Business Growth Newsletter #203: Sleep routines, Storytelling, Turkey talent
GREG’S BUSINESS GROWTH NEWSLETTER #203
Quick notes to help you grow your business in less time with less effort. . . sometime next week.
In this issue:
– Techniques for FIT
– Being Human
– Random Stuff
Techniques for FIT
- Sleep impacts performance. While it may be impossible to control your team’s sleep schedule, it’s worth reminding your people by circulating a few sleep study articles.
- An idea for completing routine, repetetive tasks without a drop in quality: set a timer and play the same music.
- Figuring out why things are the way they are takes more energy than making changes as you move forward.
- Every hour spent volunteering gives your team a full day of contentment. Schedule it for them.
Being Human – Insert story here
“‘History’ is mostly ‘story.’” — Ken Burns
If you’re looking to improve your sales presentations, find places in your presentations to tell stories. You know this and do it already, but when I observe sales calls I rarely hear stories being told. Especially when prospects ask questions.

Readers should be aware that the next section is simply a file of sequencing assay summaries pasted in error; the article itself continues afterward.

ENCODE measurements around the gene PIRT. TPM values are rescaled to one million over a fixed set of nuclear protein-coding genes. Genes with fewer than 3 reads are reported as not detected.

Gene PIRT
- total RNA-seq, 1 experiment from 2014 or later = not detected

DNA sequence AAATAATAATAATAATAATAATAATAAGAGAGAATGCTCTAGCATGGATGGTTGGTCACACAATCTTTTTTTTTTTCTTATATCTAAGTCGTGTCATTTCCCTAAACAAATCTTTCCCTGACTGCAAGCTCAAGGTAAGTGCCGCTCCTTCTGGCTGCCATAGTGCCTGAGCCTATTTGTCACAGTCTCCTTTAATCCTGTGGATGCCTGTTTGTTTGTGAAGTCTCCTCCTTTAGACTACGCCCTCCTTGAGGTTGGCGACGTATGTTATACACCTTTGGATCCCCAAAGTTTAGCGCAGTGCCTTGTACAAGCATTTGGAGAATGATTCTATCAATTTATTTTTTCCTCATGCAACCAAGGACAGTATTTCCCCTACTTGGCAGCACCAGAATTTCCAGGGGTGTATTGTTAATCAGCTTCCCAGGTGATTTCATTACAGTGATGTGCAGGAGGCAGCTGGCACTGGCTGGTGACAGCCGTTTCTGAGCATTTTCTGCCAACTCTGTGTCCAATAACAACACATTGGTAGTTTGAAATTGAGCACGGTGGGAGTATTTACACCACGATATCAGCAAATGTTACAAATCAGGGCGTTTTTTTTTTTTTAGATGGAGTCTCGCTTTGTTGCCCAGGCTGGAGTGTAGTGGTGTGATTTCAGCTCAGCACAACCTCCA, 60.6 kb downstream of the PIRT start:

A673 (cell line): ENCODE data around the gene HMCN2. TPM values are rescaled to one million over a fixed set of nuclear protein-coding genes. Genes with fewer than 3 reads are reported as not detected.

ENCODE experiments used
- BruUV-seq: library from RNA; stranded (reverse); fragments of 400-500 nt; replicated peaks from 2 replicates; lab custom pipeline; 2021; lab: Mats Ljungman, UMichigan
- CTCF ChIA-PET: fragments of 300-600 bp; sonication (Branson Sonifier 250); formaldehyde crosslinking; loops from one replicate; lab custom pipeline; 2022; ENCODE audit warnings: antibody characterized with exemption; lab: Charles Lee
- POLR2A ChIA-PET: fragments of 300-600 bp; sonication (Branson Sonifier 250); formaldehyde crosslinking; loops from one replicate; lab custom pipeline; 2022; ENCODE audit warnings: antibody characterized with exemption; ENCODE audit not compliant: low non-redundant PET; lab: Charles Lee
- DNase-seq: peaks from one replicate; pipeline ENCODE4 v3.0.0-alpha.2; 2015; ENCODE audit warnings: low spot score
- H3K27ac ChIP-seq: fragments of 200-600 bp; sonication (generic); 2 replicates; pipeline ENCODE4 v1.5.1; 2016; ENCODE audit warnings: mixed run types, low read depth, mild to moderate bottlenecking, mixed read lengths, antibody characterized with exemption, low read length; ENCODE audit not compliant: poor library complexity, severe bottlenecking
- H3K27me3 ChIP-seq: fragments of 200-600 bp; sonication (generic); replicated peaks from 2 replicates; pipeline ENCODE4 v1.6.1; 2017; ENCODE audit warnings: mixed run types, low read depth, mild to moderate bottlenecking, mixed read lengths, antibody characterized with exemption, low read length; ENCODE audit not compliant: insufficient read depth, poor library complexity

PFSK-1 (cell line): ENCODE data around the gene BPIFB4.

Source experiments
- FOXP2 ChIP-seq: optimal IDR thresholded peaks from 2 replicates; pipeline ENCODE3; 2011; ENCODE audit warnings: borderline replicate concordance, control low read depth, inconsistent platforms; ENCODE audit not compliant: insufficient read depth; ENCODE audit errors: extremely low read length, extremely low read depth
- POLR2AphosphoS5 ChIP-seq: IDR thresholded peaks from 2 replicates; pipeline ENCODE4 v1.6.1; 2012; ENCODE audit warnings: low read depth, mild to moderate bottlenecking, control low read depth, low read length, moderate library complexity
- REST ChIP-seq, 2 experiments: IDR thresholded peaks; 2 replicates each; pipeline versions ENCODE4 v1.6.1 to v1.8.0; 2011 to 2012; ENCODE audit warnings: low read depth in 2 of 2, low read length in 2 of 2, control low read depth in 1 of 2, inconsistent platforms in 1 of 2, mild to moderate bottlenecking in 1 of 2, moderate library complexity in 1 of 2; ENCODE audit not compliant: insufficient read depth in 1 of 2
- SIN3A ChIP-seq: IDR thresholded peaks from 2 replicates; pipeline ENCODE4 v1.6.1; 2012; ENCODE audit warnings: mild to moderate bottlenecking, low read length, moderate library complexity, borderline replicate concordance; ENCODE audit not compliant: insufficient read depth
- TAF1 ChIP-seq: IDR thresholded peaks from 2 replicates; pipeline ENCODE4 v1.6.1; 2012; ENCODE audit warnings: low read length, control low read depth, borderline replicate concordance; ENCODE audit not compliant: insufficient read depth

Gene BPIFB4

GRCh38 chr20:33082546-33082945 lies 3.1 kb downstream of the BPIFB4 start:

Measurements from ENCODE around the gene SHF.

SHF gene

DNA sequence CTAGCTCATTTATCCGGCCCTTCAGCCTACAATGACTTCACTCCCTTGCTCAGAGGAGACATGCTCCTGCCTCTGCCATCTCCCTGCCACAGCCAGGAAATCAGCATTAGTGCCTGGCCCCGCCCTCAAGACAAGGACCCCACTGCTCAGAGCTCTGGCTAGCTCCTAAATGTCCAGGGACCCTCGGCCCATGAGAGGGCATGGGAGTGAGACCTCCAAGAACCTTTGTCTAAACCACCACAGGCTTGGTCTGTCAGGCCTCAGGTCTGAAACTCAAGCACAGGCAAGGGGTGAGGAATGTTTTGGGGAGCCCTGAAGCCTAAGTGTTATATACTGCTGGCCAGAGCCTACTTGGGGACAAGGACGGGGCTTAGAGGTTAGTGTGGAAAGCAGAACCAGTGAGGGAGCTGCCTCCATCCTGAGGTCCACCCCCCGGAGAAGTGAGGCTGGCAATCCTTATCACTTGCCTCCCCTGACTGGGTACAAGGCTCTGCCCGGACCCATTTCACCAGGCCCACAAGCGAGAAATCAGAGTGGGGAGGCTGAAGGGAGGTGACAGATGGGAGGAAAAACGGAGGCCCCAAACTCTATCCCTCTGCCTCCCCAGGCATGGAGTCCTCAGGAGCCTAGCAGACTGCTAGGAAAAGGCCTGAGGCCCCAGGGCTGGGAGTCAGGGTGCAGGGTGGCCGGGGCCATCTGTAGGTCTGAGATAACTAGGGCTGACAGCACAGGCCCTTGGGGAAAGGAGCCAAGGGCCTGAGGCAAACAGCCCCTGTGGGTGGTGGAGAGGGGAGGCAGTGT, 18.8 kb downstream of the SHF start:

Much like how an image can convey “a thousand words,” a well placed story does serious heavy lifting for you. It can be a personal anecdote, small stories work better than epic tales, and specifics work better than generalities.
Start gathering stories by looking at your common objection cards. What’s a quick story you can tell instead of your standard rebuttal? Think of it like how you’d explain your business to a friend unfamiliar with your services. You’d naturally use stories, metaphors, analogies, and similes. It’s how humans have communicated for eons.
Moments like these
It’s fun to have all the babies under one roof for the holidays. This time we even have the wayward cat, Ajax, gracing us with his presence.
This year we have Thanksgiving dinner at a family member’s house but still make our own turkey at home for leftovers. The carving duty is left to me and I turn to Youtube. The Culinary Institute guy walks me through the messy business of carving the beast and I learn a few things. Who knows when I’ll ever use these skills again?
Turns out, three hours later! The family in charge of the turkey asks, “who here knows how to carve the turkey?” I am only one whiskey into the afternoon so I grab a sharp knife and jump into action. Before I get the legs off, a small crowd gathers and oohs and ahhs their approval as I twist and turn the bird, expertly carving as if I’ve done this before. It’s good for the psyche.
Maybe I’ll have a new job for the holidays. It’s more glamorous than my usual gig but I’m sure at the end of the night the dishes will still be there.
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